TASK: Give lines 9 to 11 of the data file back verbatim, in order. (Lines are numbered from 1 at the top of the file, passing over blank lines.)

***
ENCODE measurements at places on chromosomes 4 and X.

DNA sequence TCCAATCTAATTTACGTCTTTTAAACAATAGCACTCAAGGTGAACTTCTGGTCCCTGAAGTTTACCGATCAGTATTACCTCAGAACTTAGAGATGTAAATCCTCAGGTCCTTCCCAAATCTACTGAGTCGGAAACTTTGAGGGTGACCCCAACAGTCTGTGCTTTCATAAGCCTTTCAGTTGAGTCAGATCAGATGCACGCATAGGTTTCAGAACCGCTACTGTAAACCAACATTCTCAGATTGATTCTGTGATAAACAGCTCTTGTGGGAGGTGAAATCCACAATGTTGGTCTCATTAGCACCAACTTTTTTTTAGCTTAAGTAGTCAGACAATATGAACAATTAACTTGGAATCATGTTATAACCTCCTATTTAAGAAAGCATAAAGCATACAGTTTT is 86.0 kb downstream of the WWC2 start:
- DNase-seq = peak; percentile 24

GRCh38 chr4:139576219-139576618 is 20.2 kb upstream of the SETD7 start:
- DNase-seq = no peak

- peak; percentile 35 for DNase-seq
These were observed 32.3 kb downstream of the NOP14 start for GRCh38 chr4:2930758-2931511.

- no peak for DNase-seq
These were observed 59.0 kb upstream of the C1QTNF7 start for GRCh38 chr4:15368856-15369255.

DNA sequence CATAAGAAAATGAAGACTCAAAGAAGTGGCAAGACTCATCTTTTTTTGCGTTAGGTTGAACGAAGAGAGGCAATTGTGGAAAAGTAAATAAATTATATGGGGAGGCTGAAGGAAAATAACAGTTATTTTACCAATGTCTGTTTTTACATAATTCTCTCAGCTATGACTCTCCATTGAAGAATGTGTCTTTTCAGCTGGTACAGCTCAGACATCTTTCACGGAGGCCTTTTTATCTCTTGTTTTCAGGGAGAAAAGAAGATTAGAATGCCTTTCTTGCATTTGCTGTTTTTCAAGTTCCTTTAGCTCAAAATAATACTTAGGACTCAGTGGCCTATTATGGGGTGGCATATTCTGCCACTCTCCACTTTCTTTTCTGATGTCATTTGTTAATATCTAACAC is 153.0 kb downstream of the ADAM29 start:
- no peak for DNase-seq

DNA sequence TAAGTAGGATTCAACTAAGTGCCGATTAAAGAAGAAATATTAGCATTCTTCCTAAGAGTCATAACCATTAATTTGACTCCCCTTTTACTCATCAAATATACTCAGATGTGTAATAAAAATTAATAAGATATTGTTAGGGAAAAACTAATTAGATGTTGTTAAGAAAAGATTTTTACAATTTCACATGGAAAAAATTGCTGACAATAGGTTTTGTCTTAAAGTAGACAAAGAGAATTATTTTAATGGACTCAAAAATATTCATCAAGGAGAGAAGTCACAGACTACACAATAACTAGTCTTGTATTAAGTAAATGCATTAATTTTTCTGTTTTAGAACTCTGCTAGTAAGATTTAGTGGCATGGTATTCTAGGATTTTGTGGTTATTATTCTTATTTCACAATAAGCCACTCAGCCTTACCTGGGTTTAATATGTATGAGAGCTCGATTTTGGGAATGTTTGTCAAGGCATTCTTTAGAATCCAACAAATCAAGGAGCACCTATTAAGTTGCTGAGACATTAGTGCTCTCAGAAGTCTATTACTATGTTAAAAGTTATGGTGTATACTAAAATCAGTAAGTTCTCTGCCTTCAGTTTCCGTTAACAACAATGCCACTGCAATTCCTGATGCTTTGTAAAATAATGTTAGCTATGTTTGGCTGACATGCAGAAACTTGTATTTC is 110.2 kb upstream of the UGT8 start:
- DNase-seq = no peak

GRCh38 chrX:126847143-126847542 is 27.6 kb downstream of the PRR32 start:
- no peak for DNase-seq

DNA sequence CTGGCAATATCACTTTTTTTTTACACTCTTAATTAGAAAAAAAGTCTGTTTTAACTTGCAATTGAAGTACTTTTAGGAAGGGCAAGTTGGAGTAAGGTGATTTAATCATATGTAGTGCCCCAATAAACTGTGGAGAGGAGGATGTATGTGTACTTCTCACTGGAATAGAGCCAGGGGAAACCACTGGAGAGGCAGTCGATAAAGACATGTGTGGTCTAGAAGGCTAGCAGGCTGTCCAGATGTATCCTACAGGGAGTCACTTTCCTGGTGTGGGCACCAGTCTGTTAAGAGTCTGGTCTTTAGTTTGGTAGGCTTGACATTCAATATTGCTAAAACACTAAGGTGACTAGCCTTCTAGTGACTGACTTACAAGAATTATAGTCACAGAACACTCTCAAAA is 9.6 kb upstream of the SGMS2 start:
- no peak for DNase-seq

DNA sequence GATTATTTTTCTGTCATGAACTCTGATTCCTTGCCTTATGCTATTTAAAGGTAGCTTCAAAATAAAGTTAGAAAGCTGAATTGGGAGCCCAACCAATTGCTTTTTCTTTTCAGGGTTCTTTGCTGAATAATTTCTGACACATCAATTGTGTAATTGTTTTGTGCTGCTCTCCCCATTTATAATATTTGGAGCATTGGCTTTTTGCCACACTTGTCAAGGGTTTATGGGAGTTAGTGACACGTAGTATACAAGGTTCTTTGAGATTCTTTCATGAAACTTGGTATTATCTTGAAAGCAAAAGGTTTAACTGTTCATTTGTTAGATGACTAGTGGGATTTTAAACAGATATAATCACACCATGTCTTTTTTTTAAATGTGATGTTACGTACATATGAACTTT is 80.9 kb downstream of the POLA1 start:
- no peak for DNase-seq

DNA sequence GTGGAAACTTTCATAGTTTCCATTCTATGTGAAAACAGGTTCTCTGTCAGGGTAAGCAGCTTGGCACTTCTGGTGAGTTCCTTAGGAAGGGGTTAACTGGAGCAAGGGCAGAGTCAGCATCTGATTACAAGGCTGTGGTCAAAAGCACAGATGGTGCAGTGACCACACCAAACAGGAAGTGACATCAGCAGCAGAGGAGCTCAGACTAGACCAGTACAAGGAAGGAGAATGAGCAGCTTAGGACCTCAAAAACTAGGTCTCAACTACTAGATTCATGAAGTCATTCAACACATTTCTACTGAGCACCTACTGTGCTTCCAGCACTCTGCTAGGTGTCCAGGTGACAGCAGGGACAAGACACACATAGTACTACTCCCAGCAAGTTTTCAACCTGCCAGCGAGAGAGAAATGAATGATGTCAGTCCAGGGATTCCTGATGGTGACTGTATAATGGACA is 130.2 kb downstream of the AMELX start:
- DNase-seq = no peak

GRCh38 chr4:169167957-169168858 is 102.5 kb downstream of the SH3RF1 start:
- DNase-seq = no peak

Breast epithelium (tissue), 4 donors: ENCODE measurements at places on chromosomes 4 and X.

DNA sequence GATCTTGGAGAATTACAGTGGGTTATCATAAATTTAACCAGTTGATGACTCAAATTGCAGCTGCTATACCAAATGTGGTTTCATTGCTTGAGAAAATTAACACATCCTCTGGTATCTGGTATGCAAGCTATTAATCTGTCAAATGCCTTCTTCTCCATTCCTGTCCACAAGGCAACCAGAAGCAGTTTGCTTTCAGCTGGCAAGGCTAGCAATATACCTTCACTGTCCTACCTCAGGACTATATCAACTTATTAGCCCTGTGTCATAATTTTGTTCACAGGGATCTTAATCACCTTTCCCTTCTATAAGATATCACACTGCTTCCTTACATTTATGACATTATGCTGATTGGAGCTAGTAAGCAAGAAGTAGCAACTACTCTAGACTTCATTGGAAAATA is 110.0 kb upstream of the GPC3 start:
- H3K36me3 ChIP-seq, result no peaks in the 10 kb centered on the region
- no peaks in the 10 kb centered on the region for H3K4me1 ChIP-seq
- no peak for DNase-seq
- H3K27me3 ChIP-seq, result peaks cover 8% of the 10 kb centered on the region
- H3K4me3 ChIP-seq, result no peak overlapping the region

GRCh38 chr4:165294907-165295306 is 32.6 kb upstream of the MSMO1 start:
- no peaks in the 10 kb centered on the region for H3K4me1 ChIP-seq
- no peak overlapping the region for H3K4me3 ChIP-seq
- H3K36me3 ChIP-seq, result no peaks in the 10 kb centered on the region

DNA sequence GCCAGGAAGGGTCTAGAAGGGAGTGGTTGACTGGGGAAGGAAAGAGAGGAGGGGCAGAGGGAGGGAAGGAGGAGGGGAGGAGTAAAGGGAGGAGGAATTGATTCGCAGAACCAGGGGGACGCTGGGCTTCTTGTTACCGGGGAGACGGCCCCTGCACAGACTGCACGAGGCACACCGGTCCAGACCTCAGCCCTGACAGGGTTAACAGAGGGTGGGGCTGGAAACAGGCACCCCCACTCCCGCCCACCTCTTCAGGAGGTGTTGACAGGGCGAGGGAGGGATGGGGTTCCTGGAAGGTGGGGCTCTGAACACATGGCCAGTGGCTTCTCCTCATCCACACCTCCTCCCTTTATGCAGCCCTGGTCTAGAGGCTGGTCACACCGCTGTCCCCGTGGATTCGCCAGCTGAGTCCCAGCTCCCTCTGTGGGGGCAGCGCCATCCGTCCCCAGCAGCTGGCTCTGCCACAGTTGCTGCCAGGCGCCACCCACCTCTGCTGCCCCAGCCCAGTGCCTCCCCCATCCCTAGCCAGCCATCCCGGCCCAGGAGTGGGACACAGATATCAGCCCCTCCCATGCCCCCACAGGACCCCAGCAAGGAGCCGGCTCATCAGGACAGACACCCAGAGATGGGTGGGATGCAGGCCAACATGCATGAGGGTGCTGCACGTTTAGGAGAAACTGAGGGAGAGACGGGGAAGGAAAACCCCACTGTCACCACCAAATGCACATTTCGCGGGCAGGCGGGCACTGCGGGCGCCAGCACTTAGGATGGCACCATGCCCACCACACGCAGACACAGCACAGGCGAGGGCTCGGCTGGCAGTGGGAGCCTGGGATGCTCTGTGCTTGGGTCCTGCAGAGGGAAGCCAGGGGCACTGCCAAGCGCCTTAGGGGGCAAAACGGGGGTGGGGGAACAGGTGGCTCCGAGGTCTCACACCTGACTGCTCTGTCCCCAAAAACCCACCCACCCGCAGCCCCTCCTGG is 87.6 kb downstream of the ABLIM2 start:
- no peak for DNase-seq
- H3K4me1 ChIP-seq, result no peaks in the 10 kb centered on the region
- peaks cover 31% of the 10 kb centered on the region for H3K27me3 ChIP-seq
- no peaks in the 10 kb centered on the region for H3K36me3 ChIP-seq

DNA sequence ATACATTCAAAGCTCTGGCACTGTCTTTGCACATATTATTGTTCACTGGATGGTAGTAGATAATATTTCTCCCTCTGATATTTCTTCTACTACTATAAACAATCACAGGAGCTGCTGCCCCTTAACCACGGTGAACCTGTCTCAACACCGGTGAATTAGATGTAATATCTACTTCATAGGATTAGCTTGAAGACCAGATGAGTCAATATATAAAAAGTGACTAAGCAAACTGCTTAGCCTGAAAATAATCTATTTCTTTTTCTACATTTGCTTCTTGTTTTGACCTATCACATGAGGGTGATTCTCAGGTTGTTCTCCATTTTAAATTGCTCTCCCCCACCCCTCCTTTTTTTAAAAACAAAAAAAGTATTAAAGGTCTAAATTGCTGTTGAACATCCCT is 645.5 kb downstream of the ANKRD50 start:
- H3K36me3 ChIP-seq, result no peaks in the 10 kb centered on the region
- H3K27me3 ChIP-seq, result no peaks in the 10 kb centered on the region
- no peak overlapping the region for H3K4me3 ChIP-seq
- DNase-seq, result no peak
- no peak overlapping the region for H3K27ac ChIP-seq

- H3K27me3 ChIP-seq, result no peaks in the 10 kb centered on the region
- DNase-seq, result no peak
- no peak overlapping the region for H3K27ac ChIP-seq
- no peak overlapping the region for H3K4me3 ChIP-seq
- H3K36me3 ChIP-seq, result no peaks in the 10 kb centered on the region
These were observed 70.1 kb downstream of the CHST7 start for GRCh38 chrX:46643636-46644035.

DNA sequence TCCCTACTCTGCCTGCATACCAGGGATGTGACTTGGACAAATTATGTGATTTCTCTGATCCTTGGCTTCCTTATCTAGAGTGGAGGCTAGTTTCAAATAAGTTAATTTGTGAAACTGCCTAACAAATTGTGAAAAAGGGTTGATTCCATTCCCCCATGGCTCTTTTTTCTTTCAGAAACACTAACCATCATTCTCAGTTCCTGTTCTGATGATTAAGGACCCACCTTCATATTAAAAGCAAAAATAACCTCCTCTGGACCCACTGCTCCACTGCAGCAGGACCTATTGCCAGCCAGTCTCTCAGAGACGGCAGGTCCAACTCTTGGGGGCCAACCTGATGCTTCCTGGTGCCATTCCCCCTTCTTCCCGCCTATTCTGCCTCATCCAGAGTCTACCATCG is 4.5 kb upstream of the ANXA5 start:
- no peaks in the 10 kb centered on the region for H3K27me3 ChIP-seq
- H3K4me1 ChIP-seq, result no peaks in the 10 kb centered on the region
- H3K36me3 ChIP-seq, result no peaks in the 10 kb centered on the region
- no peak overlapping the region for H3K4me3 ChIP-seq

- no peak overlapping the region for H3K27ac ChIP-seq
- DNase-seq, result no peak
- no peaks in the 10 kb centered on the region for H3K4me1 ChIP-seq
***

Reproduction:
These were observed 59.0 kb upstream of the C1QTNF7 start for GRCh38 chr4:15368856-15369255.

DNA sequence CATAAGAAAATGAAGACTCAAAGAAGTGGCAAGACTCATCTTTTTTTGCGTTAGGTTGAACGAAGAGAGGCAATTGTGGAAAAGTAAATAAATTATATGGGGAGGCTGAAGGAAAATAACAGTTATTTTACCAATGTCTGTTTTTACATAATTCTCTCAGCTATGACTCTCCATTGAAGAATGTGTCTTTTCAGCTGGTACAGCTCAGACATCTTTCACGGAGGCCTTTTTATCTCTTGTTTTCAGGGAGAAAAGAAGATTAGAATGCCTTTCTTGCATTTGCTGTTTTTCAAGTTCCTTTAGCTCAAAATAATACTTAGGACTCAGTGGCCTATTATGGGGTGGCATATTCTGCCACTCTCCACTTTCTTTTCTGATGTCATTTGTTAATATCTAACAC is 153.0 kb downstream of the ADAM29 start:
- no peak for DNase-seq